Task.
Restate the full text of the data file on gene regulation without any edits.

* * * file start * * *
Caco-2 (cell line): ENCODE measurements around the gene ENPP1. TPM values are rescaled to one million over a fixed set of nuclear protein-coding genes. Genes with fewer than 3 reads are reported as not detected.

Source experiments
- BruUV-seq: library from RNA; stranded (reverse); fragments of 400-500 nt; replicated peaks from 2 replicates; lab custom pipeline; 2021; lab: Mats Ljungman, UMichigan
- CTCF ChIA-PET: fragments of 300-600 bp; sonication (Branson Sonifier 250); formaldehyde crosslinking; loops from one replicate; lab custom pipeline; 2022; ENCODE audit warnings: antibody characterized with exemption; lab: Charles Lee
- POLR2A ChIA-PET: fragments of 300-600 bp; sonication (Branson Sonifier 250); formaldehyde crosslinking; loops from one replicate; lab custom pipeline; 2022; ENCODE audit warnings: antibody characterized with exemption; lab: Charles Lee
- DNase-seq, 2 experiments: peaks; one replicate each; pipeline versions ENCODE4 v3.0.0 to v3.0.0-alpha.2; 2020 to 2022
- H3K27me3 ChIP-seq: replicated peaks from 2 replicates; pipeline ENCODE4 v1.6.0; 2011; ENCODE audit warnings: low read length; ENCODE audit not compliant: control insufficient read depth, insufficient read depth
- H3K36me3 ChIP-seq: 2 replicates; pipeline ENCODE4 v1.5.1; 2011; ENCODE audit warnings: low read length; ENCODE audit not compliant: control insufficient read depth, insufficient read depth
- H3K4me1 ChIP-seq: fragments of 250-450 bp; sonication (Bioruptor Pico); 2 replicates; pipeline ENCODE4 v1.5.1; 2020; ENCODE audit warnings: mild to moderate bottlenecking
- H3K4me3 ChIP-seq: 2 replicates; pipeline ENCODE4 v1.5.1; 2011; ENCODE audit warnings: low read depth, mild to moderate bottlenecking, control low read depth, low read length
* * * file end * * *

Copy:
Caco-2 (cell line): ENCODE measurements around the gene ENPP1. TPM values are rescaled to one million over a fixed set of nuclear protein-coding genes. Genes with fewer than 3 reads are reported as not detected.

Source experiments
- BruUV-seq: library from RNA; stranded (reverse); fragments of 400-500 nt; replicated peaks from 2 replicates; lab custom pipeline; 2021; lab: Mats Ljungman, UMichigan
- CTCF ChIA-PET: fragments of 300-600 bp; sonication (Branson Sonifier 250); formaldehyde crosslinking; loops from one replicate; lab custom pipeline; 2022; ENCODE audit warnings: antibody characterized with exemption; lab: Charles Lee
- POLR2A ChIA-PET: fragments of 300-600 bp; sonication (Branson Sonifier 250); formaldehyde crosslinking; loops from one replicate; lab custom pipeline; 2022; ENCODE audit warnings: antibody characterized with exemption; lab: Charles Lee
- DNase-seq, 2 experiments: peaks; one replicate each; pipeline versions ENCODE4 v3.0.0 to v3.0.0-alpha.2; 2020 to 2022
- H3K27me3 ChIP-seq: replicated peaks from 2 replicates; pipeline ENCODE4 v1.6.0; 2011; ENCODE audit warnings: low read length; ENCODE audit not compliant: control insufficient read depth, insufficient read depth
- H3K36me3 ChIP-seq: 2 replicates; pipeline ENCODE4 v1.5.1; 2011; ENCODE audit warnings: low read length; ENCODE audit not compliant: control insufficient read depth, insufficient read depth
- H3K4me1 ChIP-seq: fragments of 250-450 bp; sonication (Bioruptor Pico); 2 replicates; pipeline ENCODE4 v1.5.1; 2020; ENCODE audit warnings: mild to moderate bottlenecking
- H3K4me3 ChIP-seq: 2 replicates; pipeline ENCODE4 v1.5.1; 2011; ENCODE audit warnings: low read depth, mild to moderate bottlenecking, control low read depth, low read length